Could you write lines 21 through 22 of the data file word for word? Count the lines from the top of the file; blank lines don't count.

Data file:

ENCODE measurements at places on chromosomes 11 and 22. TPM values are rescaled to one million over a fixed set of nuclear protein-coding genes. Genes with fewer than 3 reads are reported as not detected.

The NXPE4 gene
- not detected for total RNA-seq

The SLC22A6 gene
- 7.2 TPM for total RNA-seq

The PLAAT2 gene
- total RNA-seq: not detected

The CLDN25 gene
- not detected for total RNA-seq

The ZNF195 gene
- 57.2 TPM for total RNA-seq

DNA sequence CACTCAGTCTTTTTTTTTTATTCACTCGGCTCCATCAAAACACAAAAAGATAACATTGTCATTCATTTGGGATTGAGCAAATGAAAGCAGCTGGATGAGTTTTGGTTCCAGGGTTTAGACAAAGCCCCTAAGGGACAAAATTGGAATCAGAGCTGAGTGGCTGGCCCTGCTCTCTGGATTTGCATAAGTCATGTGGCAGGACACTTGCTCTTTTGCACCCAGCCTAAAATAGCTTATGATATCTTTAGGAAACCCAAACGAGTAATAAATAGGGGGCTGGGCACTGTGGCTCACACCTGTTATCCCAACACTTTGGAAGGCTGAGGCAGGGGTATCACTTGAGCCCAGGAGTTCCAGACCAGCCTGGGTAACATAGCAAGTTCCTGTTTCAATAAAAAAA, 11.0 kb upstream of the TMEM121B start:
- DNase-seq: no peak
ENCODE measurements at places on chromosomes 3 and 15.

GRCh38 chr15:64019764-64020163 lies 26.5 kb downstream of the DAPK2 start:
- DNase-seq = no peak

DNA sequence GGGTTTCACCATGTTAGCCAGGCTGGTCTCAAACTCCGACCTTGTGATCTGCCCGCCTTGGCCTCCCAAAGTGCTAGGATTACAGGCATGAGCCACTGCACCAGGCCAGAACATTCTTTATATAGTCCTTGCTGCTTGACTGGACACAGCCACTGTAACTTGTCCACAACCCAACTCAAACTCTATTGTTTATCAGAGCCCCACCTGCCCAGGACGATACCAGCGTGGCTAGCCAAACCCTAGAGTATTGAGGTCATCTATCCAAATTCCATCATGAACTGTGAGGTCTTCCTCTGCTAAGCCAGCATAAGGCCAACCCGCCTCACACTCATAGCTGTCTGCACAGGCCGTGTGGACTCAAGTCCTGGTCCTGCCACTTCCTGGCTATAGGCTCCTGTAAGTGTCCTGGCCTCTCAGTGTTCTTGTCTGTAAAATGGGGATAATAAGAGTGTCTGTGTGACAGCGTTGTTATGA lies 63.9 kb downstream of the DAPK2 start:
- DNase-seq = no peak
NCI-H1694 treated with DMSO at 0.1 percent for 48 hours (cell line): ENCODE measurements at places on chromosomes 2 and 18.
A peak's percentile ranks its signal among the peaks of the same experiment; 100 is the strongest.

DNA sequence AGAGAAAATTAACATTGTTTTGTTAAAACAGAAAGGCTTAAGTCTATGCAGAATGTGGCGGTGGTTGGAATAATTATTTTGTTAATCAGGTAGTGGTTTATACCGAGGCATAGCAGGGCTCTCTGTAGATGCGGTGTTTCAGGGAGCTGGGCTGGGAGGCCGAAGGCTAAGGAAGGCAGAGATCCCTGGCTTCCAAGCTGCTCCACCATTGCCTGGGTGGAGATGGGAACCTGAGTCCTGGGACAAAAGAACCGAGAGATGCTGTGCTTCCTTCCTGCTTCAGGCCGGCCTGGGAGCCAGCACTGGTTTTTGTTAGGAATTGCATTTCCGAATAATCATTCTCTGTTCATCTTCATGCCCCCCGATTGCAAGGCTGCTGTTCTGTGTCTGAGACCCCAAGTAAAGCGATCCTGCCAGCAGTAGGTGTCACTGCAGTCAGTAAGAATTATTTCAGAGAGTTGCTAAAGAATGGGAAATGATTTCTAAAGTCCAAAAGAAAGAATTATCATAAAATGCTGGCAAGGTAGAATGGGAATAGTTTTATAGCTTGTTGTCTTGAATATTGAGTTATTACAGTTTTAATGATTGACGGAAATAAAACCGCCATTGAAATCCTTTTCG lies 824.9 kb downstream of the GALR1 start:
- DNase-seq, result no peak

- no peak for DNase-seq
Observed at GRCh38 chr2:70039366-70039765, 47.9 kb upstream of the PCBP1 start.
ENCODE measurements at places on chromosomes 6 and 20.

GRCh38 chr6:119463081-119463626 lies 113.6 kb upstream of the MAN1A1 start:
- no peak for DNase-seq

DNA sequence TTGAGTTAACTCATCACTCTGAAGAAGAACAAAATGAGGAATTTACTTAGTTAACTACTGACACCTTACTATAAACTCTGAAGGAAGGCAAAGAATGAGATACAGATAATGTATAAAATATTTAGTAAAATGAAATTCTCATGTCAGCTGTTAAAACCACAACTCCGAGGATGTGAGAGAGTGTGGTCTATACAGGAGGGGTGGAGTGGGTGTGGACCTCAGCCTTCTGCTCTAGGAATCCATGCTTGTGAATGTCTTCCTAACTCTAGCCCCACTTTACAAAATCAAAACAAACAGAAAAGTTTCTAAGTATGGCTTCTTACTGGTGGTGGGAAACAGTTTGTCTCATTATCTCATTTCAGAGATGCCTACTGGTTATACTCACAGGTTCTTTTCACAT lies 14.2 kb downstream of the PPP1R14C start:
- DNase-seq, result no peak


DNA sequence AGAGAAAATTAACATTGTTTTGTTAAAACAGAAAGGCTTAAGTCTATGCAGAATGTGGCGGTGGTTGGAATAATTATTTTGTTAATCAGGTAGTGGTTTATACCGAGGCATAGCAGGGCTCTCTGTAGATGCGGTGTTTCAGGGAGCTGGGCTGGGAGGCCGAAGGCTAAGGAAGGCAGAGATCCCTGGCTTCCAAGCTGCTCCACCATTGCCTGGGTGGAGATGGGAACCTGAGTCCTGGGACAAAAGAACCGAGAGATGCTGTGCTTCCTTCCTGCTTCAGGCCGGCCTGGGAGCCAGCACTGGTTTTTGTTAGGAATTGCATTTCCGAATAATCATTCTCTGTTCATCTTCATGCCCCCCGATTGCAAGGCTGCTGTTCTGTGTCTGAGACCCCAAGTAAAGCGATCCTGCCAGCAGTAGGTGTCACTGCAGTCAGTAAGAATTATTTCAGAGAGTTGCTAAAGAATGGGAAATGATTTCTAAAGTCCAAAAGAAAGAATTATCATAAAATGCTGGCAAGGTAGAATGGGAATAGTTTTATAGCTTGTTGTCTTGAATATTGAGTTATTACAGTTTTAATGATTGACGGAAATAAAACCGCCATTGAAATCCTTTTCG lies 824.9 kb downstream of the GALR1 start:
- DNase-seq, result no peak